Many students have already begun expressing their disappointment, anger, and confusion with the decision on social media and in emails to the administration. In addition to complaints about the actual decision, students have criticized the reasoning and messaging. Nicholson’s reference to Reed’s accreditation was confusing and surprising for many students. In response to a request for comment, Nicholson provided the Quest with additional information about accreditation: “Reed exists within the larger structure of higher education; we have to show that we ensure standards or learning outcomes to receive accreditation (which is a requirement for any respectable academic institution) and we have to maintain credibility for those who consider as qualifications the degrees our students get, whether that is businesses, graduate schools or professional schools. To do either of these we cannot certify that students have passed a class they have not passed or achieved competencies and levels of knowledge that they have not achieved.” He understood that this was a “harsh fact” and believes “it is why a Cr/NCr plan is an appropriate solution – and a solution that many schools have adopted, in contrast to universal pass or a universal A/A-.” 

Additionally, he addressed student complaints saying, “I know that many feel that I and the CAPP, the college curriculum committee, are unfeeling and blinkered, but it would be irresponsible of me, even if easier, to put the value of the degrees everyone is working towards under threat. There are many students out there who are concerned that the work they do this term and indeed longer-term would be discounted, and they are right to be concerned.” President Audrey Bilger emphasized this in a short written response provided to the Quest: “Reed’s faculty and staff care deeply about every student’s well-being and are committed to supporting student success during these challenging circumstances.”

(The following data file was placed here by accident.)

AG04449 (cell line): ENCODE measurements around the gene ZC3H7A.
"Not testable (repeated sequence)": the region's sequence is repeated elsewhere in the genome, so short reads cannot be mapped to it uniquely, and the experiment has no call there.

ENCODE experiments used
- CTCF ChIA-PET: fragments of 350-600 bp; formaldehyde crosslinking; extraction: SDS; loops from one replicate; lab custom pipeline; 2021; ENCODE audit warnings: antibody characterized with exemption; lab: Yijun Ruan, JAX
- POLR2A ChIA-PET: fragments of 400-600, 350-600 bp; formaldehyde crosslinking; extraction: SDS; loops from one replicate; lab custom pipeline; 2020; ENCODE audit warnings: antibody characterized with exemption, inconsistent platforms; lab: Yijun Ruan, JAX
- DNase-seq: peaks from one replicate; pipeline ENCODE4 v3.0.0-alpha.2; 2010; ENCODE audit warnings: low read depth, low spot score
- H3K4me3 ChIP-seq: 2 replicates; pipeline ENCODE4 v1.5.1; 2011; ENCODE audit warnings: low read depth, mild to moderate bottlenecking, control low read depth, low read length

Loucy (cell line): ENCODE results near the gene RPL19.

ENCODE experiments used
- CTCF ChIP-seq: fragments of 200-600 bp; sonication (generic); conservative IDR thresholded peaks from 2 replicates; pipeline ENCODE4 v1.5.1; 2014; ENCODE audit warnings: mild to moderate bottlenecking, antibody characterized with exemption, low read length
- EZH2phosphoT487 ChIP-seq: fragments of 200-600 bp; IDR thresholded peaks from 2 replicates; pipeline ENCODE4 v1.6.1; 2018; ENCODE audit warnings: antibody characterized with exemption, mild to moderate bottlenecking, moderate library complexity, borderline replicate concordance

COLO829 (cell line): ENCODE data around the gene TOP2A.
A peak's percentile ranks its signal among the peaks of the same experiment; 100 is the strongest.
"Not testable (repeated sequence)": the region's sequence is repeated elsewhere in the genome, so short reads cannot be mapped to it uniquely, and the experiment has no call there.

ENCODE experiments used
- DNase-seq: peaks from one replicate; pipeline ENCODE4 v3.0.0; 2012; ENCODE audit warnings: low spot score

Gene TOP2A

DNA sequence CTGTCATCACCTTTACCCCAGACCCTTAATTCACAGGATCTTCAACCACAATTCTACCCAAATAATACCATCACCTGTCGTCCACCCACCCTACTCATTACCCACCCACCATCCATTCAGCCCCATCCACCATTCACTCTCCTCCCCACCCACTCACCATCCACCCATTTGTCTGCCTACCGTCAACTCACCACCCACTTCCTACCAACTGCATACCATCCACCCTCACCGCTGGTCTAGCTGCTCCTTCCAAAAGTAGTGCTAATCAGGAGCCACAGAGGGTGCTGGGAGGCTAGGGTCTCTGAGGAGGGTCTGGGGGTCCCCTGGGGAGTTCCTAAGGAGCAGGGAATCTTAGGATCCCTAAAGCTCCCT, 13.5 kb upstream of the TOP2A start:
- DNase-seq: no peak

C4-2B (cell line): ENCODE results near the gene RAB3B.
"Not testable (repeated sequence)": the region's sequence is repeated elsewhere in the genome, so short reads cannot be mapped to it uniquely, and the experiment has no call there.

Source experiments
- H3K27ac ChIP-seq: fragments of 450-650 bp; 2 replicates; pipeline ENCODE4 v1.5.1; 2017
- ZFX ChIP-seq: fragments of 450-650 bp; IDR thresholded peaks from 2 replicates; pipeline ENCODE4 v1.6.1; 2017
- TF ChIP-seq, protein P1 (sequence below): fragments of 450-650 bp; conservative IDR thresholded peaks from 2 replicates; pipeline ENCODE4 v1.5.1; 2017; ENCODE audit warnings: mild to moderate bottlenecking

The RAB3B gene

In that response, Bilger explicitly voiced her support for CAPP’s decision: “The expanded grading options were instituted by the Academic Policy and Planning (CAPP) committee following robust discussions where all options were carefully considered. CAPP arrived at a decision that allows students to make informed choices based on their individual circumstances. I support the expanded grading options CAPP arrived at and respect the care and time they put into considering the options. Their decision meets their goal of balancing meaningful grades with the need for compassion and flexibility.”

Members of the Student Committee on Academic Policy and Planning (SCAPP) were present at the faculty CAPP meeting as non-voting contributors. In response to students’ confusion, they are hosting a Zoom Q&A on Friday, April 10 from 1-1:40 p.m. PST. Tabia Schmidt, Aditya Gadkari, and Mayaki Kimba will address students’ concerns and questions. 

The Quest has reached out to multiple sources for comment and will update this article if needed. For more information, Reed’s Coronavirus FAQs can be found here, Nicholson’s email is here, and the student petition is here.